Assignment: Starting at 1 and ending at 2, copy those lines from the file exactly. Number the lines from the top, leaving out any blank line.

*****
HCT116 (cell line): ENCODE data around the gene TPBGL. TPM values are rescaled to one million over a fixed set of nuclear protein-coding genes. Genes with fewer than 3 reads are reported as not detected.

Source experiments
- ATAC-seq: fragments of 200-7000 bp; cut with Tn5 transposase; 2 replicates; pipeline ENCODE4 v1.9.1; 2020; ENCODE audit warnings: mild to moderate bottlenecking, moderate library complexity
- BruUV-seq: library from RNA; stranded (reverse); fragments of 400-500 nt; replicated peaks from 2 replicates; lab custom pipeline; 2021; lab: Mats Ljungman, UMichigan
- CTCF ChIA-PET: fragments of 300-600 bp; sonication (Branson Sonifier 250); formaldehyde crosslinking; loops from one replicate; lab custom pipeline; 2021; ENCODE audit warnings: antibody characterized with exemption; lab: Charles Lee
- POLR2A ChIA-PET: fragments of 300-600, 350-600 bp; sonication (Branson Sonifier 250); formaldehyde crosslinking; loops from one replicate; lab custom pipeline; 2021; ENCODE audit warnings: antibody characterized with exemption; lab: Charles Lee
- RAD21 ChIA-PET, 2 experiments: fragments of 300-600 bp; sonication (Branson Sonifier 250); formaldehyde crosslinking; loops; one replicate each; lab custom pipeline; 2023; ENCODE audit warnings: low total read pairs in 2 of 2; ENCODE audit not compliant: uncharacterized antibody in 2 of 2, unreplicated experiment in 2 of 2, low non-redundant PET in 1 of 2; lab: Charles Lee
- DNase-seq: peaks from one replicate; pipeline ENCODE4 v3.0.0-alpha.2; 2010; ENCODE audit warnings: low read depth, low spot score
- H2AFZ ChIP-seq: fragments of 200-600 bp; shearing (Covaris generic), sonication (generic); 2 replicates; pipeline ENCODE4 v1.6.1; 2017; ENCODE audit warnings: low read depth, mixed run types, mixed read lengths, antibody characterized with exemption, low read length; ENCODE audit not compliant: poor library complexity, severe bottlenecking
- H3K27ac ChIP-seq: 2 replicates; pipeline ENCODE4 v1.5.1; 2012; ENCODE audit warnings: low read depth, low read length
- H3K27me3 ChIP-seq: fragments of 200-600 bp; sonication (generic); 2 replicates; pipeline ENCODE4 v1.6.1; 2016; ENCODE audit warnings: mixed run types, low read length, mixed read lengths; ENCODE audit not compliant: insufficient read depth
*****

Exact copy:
HCT116 (cell line): ENCODE data around the gene TPBGL. TPM values are rescaled to one million over a fixed set of nuclear protein-coding genes. Genes with fewer than 3 reads are reported as not detected.

Source experiments